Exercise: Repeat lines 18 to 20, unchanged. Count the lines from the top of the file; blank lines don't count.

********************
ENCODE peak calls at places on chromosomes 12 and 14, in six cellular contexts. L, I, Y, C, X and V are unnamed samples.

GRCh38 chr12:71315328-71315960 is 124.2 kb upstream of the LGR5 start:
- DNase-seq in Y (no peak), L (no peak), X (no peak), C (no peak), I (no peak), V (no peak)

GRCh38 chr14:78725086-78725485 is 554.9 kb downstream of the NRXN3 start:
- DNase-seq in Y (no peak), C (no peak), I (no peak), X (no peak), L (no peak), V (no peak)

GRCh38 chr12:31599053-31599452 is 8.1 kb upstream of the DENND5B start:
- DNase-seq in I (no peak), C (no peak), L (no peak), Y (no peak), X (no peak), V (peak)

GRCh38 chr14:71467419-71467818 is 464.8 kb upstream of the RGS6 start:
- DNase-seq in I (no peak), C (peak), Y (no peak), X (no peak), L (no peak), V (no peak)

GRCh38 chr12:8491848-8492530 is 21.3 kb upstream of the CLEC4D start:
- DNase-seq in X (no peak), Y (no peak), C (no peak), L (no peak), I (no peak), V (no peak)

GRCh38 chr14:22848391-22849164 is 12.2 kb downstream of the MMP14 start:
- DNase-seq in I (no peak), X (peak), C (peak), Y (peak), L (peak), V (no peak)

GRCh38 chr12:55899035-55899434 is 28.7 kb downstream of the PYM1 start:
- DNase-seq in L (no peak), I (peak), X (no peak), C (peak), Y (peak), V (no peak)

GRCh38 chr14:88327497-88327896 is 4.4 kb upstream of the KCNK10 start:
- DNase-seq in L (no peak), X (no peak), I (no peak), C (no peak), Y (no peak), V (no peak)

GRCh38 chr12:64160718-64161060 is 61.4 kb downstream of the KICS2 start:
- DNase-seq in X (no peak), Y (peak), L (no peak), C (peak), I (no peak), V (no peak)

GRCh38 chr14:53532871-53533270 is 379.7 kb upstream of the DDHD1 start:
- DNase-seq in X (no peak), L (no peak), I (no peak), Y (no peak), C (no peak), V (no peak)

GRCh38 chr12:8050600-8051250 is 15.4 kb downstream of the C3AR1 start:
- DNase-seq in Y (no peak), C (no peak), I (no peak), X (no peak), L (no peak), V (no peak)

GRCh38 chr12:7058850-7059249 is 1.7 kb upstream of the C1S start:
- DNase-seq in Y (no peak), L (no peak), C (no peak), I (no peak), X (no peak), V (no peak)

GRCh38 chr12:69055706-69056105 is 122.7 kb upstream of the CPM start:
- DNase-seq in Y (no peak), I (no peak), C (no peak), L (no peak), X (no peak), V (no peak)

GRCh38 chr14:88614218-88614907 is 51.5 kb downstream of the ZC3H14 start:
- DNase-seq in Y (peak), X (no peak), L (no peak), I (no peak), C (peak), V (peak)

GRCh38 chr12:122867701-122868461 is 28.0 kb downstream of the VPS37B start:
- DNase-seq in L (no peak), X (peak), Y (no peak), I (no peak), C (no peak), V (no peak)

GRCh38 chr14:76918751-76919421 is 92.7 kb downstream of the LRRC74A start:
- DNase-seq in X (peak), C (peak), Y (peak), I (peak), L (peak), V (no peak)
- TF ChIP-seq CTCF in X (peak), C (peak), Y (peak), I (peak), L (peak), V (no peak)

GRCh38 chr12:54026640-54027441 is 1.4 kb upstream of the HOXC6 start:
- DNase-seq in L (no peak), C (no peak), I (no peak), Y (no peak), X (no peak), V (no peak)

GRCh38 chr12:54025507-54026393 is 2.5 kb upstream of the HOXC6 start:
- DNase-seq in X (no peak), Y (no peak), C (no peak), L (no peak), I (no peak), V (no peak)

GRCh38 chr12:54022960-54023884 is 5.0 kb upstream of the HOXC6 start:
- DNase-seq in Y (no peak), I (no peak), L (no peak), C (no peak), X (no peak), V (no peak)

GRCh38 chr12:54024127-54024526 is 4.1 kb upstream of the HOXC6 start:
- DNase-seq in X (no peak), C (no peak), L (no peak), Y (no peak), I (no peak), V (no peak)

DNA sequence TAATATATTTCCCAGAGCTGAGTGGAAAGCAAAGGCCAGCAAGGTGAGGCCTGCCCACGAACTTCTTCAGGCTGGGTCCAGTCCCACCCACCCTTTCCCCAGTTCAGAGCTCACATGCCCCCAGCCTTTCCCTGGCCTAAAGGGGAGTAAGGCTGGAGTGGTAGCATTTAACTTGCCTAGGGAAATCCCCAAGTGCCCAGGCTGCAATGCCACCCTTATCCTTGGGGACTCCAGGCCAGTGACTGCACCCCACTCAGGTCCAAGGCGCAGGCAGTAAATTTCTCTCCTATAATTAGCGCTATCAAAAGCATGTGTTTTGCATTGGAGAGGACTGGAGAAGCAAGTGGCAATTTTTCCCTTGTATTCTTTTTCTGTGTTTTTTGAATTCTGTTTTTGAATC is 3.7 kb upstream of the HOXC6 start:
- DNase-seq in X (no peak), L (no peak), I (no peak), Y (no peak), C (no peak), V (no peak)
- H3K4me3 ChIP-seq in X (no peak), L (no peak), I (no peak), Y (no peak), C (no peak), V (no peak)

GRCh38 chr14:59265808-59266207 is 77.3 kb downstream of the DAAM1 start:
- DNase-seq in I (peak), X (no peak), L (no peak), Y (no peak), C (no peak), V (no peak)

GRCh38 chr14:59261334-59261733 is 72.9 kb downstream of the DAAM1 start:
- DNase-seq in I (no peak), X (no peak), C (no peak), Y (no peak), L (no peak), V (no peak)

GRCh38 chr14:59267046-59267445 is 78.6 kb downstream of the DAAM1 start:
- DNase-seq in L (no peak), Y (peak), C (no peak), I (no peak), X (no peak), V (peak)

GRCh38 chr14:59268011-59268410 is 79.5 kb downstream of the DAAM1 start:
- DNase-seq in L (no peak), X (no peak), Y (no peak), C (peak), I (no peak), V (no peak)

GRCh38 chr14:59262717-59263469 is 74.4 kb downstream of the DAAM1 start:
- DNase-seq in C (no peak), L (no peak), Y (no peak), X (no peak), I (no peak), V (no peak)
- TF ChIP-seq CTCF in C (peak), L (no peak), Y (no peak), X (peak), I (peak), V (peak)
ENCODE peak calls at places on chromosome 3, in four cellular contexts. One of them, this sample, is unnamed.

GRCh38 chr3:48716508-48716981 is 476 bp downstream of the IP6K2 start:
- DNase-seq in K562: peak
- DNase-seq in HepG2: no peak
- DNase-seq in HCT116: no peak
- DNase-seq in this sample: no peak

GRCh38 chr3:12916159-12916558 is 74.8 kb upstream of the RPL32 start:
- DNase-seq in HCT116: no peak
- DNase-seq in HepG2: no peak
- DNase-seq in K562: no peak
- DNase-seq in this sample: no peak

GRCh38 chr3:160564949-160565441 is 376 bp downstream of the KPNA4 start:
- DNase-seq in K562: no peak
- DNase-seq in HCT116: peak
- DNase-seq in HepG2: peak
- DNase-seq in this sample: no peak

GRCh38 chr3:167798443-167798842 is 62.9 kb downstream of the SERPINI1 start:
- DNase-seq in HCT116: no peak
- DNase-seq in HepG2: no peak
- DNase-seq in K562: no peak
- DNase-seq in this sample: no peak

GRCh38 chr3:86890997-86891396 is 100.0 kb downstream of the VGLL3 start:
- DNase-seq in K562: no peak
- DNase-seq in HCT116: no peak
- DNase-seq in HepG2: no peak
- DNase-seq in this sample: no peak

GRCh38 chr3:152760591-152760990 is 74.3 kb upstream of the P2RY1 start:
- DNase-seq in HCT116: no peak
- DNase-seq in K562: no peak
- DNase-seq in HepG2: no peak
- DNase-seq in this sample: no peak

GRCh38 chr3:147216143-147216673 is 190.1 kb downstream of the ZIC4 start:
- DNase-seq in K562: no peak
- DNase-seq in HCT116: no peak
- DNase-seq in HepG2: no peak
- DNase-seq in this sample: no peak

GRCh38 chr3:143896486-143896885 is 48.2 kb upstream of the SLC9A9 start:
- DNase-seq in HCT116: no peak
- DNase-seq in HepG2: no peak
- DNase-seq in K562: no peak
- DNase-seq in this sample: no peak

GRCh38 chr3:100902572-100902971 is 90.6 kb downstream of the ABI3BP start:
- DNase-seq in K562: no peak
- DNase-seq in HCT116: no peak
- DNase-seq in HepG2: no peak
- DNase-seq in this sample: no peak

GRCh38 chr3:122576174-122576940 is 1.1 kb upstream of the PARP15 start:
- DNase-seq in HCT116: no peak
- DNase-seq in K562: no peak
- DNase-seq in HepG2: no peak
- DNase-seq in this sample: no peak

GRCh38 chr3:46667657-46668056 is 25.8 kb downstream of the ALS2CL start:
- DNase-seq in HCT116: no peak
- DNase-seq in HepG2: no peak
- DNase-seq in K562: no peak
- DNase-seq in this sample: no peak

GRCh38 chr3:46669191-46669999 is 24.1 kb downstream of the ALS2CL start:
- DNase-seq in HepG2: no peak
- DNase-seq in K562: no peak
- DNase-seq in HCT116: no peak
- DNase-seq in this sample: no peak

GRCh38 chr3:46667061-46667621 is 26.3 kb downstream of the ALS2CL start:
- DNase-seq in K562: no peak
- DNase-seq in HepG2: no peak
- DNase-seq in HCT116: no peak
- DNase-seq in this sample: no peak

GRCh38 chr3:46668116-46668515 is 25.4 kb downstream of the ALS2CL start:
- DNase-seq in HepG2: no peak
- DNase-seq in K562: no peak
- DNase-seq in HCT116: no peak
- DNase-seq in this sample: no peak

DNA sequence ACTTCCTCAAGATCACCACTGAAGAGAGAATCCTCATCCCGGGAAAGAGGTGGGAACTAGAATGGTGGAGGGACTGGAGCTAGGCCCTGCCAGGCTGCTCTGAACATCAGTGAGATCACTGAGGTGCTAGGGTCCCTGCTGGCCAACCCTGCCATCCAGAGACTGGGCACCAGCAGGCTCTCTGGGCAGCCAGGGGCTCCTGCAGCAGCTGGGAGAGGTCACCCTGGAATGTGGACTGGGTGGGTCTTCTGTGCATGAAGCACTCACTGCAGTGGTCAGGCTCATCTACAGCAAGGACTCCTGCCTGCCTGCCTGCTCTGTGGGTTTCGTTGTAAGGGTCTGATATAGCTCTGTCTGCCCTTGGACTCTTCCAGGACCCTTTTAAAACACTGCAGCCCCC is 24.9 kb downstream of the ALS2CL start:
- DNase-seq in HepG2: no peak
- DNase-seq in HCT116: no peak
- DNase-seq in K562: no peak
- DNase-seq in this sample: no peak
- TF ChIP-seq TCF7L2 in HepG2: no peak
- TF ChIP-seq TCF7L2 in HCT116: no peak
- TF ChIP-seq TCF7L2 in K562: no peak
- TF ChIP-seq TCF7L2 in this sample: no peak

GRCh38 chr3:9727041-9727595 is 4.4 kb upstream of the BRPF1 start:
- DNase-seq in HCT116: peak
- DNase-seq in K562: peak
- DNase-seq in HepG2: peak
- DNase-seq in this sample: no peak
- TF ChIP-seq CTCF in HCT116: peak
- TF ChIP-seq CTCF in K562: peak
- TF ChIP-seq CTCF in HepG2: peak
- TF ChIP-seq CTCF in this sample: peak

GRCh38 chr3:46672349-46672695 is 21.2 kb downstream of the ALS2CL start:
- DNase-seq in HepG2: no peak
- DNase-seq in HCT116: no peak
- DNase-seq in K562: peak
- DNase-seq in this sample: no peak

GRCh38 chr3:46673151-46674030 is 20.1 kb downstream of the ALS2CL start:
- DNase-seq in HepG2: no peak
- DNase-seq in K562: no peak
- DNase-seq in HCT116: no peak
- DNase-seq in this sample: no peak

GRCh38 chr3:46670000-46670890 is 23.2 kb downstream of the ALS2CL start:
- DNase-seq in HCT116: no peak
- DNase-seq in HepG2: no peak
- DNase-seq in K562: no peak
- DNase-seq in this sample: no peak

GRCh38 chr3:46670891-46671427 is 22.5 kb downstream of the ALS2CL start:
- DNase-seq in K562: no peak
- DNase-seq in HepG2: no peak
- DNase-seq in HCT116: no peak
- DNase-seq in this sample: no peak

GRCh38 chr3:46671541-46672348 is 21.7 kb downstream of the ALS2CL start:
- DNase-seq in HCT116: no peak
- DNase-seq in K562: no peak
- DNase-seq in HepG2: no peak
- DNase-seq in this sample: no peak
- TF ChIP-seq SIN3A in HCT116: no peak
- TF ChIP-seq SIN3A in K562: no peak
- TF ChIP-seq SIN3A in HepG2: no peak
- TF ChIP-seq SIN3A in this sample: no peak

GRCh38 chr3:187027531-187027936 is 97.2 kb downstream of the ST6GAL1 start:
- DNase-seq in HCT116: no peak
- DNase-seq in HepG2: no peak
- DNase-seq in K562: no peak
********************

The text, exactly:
GRCh38 chr12:64160718-64161060 is 61.4 kb downstream of the KICS2 start:
- DNase-seq in X (no peak), Y (peak), L (no peak), C (peak), I (no peak), V (no peak)

GRCh38 chr14:53532871-53533270 is 379.7 kb upstream of the DDHD1 start: